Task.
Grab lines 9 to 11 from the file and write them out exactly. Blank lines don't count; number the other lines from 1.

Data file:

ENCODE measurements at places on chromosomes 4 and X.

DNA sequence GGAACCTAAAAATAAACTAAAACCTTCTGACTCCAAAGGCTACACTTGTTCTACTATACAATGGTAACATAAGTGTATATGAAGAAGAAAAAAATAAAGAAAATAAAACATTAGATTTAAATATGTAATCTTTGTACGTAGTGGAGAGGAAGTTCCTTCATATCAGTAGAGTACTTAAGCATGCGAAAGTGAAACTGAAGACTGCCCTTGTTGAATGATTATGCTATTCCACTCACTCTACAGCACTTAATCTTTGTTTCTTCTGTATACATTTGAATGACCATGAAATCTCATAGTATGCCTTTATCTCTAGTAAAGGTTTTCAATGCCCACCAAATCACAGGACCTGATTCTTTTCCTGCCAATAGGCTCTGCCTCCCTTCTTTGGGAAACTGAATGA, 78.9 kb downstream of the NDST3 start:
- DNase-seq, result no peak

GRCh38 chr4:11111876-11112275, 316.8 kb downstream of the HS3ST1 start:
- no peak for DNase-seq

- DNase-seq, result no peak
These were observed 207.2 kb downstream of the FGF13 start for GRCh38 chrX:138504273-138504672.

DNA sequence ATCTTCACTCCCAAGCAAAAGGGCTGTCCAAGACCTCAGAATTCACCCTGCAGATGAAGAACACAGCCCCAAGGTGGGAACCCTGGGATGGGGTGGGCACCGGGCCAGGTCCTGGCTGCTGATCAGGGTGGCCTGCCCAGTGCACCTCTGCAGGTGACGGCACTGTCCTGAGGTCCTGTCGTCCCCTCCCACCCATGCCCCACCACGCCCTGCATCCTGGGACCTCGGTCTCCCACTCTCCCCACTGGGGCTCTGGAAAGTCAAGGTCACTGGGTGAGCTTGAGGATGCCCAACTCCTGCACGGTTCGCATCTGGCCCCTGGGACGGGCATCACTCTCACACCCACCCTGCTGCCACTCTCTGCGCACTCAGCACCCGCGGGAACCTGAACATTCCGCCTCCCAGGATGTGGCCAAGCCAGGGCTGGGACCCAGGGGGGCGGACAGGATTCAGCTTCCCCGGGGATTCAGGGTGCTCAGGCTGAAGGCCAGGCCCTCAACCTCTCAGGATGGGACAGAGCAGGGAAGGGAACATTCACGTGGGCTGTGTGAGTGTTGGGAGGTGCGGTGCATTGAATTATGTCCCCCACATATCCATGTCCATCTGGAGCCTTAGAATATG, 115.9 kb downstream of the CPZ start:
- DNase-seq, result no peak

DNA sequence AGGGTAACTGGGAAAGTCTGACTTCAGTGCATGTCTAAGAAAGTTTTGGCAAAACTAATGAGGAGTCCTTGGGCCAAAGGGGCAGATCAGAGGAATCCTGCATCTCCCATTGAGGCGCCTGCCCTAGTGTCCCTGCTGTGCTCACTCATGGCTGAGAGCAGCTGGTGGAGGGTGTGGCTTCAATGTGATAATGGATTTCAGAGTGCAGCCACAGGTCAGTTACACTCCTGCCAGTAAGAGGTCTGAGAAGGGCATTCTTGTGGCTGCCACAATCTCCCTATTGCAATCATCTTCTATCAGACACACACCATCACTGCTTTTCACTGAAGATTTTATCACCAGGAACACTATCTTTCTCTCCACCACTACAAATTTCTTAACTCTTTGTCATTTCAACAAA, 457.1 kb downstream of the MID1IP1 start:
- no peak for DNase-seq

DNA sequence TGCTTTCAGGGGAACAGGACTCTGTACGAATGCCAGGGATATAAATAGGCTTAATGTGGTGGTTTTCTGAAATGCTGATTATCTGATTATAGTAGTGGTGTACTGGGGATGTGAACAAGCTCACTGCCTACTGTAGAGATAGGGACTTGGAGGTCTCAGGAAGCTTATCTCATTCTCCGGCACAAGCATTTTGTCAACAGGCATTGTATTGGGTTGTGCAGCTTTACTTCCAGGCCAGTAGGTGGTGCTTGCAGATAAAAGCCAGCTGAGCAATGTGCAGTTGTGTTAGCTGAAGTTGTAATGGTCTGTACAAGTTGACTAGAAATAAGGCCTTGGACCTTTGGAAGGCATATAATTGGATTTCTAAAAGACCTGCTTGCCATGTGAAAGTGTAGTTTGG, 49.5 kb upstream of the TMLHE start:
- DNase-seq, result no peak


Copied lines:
- DNase-seq, result no peak

DNA sequence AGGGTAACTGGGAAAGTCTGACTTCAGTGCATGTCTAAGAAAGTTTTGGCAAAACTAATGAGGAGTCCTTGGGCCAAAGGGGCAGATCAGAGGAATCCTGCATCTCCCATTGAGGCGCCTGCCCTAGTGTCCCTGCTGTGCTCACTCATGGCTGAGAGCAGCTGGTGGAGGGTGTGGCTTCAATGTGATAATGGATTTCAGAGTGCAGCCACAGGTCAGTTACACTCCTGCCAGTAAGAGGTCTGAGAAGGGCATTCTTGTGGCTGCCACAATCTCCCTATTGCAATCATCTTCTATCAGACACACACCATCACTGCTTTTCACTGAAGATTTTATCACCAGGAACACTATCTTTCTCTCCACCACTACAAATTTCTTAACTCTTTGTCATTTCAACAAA, 457.1 kb downstream of the MID1IP1 start:
- no peak for DNase-seq